Researchers also hypothesized that chemotherapy drugs known to cross the blood-brain barrier would be a bigger threat to brain cells than drugs that do not cross the blood-brain barrier. To test the hypothesis, they investigated the effects of routinely used doses of cyclophosphamide and fluorouracil, which do cross into the brain, against paclitaxel and doxorubicin, which do not.
Unexpectedly, all four drugs caused a significant breakdown in brain cell proliferation in the animal model. A statistical analysis of cell regeneration showed a 15.4 percent reduction in new brain cells following fluorouracil, a 30.5 percent reduction following cyclophosphamide, a 22.4 percent reduction following doxorubicin, and a 36 percent reduction following paclitaxel.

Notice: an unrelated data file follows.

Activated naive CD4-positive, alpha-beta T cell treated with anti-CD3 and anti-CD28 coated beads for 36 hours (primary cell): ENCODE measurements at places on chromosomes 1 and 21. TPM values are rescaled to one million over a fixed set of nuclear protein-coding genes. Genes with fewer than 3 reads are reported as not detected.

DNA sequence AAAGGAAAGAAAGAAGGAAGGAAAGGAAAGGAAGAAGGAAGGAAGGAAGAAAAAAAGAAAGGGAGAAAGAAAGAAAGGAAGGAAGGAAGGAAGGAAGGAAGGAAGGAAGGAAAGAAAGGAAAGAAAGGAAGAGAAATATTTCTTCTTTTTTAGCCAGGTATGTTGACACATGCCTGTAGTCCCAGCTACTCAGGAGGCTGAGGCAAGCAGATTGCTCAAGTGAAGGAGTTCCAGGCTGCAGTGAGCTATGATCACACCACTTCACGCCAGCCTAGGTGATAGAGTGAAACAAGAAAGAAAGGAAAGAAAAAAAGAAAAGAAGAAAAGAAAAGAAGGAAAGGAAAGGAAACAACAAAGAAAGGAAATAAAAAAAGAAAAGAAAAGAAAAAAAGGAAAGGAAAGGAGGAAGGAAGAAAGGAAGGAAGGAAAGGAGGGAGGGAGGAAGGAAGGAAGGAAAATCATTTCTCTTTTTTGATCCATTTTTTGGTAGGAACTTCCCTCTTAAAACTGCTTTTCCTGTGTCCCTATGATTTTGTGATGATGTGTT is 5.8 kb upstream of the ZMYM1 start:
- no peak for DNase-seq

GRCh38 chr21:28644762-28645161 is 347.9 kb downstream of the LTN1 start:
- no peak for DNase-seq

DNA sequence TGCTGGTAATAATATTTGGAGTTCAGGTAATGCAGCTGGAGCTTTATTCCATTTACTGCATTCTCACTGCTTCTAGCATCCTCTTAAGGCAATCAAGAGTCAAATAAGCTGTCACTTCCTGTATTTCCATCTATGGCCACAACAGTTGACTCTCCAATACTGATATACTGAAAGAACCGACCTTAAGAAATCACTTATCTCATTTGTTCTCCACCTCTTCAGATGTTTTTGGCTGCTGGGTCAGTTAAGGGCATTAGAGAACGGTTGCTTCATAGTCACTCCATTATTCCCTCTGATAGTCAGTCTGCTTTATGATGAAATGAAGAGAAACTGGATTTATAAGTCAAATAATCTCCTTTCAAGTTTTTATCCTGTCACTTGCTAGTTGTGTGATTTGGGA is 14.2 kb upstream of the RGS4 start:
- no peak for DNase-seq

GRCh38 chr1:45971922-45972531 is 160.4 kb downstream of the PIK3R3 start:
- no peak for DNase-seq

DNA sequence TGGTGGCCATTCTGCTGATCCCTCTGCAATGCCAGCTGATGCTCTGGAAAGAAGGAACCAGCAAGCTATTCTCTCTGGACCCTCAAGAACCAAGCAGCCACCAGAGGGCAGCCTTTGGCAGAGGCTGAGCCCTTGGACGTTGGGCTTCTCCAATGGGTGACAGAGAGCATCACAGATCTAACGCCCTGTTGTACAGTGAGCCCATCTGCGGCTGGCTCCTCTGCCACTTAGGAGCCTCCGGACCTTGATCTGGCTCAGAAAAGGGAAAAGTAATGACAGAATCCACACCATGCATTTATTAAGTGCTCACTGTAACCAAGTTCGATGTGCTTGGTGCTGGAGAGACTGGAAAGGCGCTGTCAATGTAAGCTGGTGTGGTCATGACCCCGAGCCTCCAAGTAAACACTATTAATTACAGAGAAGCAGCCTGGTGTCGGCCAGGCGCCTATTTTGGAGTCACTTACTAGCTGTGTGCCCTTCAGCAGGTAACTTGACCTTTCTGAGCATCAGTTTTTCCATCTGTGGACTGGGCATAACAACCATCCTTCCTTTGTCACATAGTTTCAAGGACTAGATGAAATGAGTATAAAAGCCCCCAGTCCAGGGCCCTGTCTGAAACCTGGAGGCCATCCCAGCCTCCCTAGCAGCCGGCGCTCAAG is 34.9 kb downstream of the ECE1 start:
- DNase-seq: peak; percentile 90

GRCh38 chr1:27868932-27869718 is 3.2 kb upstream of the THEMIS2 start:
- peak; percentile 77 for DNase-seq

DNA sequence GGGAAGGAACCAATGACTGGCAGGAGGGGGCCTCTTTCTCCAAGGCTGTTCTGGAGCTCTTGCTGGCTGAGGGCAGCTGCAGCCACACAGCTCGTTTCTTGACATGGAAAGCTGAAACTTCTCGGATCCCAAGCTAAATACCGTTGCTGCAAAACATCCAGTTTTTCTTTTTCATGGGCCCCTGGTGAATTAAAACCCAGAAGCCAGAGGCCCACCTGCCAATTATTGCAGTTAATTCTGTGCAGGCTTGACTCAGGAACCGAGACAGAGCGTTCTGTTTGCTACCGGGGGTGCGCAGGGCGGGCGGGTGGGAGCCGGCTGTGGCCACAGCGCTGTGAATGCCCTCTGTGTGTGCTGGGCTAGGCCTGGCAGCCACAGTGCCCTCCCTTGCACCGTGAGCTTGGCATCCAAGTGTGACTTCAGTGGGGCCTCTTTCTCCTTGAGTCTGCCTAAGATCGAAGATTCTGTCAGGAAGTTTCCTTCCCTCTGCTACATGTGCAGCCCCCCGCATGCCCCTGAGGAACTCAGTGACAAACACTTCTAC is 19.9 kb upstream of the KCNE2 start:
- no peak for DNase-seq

"It could be that all of the chemo drugs cross into the brain after all, or that they act via peripheral mechanisms, such as inflammation, that could open up the blood-brain barrier," Gross said.
"Neurogenesis can also be altered by stress, sleep deprivation and depression, all of which are common among cancer patients," added Janelsins. "More thorough studies are needed to understand the interplay of these factors and the long-term effects of chemotherapy on the brain."
Researchers conducted a second study of a single high dose of cyclophosphamide, a mainstay of adjuvant chemotherapy for breast cancer, because chemo-brain is a frequent complaint of people receiving this drug. The single high dose resulted in a 40.9 percent reduction in newly divided brain cells, the study said.
In previous studies the experimental growth hormone IGF-1 had demonstrated that it could generally promote new brain cell development within the central nervous system. Thus, investigators chose to test its effect in the animal model.
|Contact: Leslie Orr and Leslie White|
University of Rochester Medical Center